If you’ve ever cared for a critically ill or terminal cat, you know that it’s a heck of a lot of work. And still, the rest of life charges on. Even though your cat needs care, you need to go to work, other commitments need to be met, and, yes, you even need to take care of yourself (easier said than done, and easy to forget in the the avalanche of critical care duties).
I’m going through this right now with a cat with a cancerous facial tumor. All of a sudden the feeding, fluids, laundry, cleaning, and attention demands have amped up beyond belief. And, regular life goes on. Some days I can’t believe I’m doing everything I’m doing. Humans (and cats) are amazing when they put their mind to something.
No one makes a commitment like this without really really wanting it. The specifics about how to make such a decision are probably a good topic for a separate article. But I can talk about what I’ve learned and make some suggestions for how to navigate the rest of your life.
Here are five things to remember when you’re going through an intense caregiving process:
It’s tough to think about yourself when you’re so focused on an ill cat and everything else life can throw at you. I know. Your own self-care may fall to the bottom of the pile. But like the oxygen mask metaphor on airplanes (put on your own mask before you assist your child), you can’t be there for your cat if you’re unhealthy, sleep-deprived, or a mess in some other way.
Be sure you take care of your needs, so that you can be present for yourself and for your cats. Even if it’s only five minutes of deep breathing, a quick walk outside, or a call on the phone to a good friend. Do what you can. It may not feel like a lot, and you may not have a lot of time, but it will make a difference in the big scope of things, and you will feel refreshed and better able to care for your cat.
Some things are going to change during an intense caregiving period. Improvise and let go the things that don’t matter so much, so that you can be there for your cat and yourself.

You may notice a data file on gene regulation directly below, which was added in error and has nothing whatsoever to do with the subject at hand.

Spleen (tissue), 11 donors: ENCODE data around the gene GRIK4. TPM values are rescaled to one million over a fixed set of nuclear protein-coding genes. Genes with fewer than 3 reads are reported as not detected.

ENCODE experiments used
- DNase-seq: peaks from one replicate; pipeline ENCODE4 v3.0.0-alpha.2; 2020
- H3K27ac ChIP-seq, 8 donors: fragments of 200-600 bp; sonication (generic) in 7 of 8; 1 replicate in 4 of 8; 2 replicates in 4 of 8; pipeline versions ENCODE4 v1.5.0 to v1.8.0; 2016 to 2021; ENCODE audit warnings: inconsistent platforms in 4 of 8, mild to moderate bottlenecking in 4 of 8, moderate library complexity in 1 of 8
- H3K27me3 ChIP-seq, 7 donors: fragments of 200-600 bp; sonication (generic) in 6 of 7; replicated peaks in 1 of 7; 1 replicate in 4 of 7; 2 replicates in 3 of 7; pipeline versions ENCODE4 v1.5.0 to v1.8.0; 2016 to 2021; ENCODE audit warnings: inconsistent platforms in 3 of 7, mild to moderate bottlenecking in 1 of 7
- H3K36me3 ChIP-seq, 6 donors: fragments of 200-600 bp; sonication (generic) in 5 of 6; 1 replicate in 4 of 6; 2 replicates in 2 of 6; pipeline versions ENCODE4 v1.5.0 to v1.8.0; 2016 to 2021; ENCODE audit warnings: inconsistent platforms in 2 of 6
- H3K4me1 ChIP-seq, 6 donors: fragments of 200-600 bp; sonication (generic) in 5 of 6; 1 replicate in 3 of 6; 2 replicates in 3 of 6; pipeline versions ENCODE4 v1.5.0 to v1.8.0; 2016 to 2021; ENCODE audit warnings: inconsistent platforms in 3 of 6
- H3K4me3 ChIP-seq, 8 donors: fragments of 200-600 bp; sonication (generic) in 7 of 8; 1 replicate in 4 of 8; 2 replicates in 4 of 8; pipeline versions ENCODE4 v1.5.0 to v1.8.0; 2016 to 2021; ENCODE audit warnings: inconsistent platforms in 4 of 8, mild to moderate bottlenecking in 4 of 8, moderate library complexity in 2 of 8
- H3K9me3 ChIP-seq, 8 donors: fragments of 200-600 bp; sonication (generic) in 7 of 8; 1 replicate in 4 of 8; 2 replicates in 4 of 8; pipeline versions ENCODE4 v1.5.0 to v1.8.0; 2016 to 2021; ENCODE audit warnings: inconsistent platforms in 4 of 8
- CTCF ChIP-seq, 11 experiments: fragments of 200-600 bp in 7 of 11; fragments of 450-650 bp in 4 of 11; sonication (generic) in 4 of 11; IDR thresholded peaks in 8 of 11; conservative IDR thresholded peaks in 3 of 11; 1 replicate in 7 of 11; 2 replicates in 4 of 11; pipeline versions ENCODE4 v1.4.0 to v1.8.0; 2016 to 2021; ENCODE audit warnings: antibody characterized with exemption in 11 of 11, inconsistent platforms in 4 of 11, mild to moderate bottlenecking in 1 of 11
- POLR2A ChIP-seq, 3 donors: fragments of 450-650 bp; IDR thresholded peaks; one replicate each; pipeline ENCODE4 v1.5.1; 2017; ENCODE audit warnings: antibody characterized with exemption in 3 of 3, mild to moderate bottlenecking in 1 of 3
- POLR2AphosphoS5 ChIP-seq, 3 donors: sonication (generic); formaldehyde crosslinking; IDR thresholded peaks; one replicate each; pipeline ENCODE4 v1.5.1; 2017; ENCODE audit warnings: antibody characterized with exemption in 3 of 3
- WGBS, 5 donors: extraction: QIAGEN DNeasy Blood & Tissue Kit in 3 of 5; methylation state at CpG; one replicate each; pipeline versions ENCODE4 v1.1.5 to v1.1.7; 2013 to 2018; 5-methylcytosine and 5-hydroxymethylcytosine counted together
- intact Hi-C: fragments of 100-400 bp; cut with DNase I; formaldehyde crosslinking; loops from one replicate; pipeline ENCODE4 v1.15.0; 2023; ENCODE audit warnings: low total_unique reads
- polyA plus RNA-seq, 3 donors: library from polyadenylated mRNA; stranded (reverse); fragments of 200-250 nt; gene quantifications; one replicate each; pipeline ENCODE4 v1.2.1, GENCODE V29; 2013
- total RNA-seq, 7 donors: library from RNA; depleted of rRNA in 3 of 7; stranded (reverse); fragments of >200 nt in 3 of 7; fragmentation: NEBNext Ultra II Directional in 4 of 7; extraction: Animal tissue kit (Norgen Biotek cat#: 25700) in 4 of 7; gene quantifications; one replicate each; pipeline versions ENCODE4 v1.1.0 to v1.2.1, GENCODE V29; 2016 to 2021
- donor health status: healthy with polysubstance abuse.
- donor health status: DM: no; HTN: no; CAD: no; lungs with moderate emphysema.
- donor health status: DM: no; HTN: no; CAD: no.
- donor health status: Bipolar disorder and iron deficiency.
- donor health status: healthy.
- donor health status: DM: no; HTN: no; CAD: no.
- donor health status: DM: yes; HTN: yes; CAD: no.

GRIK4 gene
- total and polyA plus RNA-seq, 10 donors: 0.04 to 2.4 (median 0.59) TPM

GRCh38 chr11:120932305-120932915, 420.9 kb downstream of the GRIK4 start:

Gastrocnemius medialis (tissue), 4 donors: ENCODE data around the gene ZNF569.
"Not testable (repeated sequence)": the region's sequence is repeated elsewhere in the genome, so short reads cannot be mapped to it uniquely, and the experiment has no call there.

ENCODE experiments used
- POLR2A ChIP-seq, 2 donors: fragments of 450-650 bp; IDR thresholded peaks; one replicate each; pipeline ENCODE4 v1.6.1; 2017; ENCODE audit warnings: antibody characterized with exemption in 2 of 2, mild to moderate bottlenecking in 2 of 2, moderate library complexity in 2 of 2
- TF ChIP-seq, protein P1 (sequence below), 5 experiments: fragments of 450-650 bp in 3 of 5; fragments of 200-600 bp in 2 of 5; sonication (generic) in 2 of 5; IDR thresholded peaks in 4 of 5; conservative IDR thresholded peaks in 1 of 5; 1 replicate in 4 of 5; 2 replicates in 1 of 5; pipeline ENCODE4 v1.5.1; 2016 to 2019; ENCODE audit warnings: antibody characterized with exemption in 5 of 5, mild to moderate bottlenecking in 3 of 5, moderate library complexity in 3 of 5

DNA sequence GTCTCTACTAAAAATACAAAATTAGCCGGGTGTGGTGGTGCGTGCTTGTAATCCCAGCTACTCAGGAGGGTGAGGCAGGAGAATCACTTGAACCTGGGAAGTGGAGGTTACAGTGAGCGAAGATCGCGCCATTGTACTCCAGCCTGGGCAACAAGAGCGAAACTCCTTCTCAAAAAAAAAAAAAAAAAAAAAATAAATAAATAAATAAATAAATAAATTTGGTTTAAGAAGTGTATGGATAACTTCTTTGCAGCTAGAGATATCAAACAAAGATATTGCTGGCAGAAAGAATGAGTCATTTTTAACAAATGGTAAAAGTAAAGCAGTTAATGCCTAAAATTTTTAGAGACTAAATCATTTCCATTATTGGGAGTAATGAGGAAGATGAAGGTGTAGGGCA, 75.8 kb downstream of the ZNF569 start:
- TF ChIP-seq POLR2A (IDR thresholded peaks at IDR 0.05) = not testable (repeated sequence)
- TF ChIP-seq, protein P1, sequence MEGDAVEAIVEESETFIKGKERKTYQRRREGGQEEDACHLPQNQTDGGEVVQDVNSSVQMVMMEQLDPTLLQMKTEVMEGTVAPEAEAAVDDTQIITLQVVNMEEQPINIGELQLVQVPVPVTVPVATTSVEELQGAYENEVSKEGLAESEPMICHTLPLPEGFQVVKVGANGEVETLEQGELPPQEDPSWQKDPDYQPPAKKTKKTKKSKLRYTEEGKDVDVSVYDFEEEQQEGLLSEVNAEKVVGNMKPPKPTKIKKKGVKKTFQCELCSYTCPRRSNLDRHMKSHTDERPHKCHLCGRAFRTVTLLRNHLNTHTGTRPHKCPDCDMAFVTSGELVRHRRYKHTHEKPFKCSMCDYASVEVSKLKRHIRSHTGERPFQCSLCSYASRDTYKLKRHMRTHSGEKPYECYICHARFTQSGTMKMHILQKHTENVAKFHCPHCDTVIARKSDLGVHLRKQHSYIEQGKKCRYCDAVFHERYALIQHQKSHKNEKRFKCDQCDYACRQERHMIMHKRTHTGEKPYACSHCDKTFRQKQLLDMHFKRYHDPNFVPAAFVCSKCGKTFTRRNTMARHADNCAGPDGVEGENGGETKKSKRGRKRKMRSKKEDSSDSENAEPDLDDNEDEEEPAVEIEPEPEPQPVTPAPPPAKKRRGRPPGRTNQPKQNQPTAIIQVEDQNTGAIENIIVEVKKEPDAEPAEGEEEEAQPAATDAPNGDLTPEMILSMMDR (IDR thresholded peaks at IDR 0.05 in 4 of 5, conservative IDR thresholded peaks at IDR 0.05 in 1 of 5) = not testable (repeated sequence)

For instance, I normally love (some might say compulsively love) a picked-up living room. No way is that the case now. There’s a futon cushion in the middle of the floor, where I’ve slept with my cat every night for the past few months. Sleeping bags and a plushy fleece throw are strewn about, so that my cat can snuggle (which she loves) and stay warm. A litter box with plastic around it is nearby so that she can make it to the bathroom. I’m turning a blind eye to things that used to bother me. It’s interesting.
Think of this time as a great way to practice saying no to things that really don’t matter. Is sitting through a crummy movie the best use of my time right now? Probably not. Do I want to sign up for some commitment that I really can’t give any time and attention to now? No. So, that’s okay! You’ll have more time another day.
Whether it’s that walk that gets you out of the house for a moment, a quick workout, or something else to relieve the stress, say yes to it. You and your cat will both benefit. For instance, although I usually work much better in my office, I have brought my laptop into the house so that I can be with my cat. I’m getting a little less work done overall (and this is partly due to the immense demands of caregiving), but I’m gaining priceless time with my cat.
If your cat is terminal, these may be your last tender times together. There’s joy here as well as sadness. Stay aware of this possibility, so that you can capture those funny and joyous moments. It makes the caregiving so worth it.
How do you take care of yourself when you’re intensely caring for your cat? Share your thoughts below!
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